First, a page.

Now that we understand what the Lord’s Supper is really all about, let’s digging a little deeper into its meaning. The supper that Jesus ate with disciples’, that we just read about, on that Thursday night some two thousand years ago was a Passover meal. But before we can really explore what this means and how it will change the way most of you think about the Lord’s Supper, we need to define two words that will help us better understand what is going on. And the two words we need to define are type and antitype, but we need to define them in a Biblical sense. Nelson’s Illustrated Bible Dictionary defines type as, “a figure, representation, or symbol of something to come, as an event in the Old Testament foreshadows another in the New Testament.” Nelson’s defines antitype as “a fulfillment or completion of an earlier truth revealed in the Bible.” And to see the Old Testament foreshadowing of what we celebrate every time we celebrate the Lord’s Supper we are going to turn two passages from Exodus. We are going to turn to Exodus 12:1-28 and 13:1-16.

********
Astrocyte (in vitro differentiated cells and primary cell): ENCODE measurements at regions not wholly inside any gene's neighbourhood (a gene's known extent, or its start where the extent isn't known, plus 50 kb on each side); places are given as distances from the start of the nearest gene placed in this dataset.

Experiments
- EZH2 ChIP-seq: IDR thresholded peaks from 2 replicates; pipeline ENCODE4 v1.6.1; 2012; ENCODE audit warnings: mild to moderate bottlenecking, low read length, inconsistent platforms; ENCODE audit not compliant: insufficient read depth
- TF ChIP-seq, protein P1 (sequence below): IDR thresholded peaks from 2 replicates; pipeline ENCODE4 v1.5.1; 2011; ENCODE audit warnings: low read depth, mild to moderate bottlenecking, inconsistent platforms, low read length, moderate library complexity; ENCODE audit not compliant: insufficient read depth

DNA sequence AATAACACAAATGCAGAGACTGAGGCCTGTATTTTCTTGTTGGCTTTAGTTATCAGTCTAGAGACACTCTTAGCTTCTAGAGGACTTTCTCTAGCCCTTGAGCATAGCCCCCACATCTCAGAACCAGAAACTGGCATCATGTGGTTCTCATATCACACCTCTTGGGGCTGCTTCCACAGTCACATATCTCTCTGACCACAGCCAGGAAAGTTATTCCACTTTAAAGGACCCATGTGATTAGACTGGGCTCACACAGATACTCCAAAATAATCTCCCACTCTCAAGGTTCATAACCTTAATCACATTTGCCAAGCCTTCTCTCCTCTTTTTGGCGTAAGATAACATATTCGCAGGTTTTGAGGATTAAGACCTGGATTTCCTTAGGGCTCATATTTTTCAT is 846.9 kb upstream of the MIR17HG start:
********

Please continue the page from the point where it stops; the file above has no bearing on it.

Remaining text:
The LORD said to Moses and Aaron in Egypt, “This month is to be for you the first month, the first month of your year. Tell the whole community of Israel that on the tenth day of this month each man is to take a lamb for his family, one for each household. If any household is too small for a whole lamb, they must share one with their nearest neighbor, having taken into account the number of people there are. You are to determine the amount of lamb needed in accordance with what each person will eat. The animals you choose must be year-old males without defect, and you may take them from the sheep or the goats. Take care of them until the fourteenth day of the month, when all the members of the community of Israel must slaughter them at twilight. Then they are to take some of the blood and put it on the sides and tops of the doorframes of the houses where they eat the lambs. That same night they are to eat the meat roasted over the fire, along with bitter herbs, and bread made without yeast. Do not eat the meat raw or boiled in water, but roast it over a fire—with the head, legs and internal organs. Do not leave any of it till morning; if some is left till morning, you must burn it. This is how you are to eat it: with your cloak tucked into your belt, your sandals on your feet and your staff in your hand. Eat it in haste; it is the LORD’s Passover.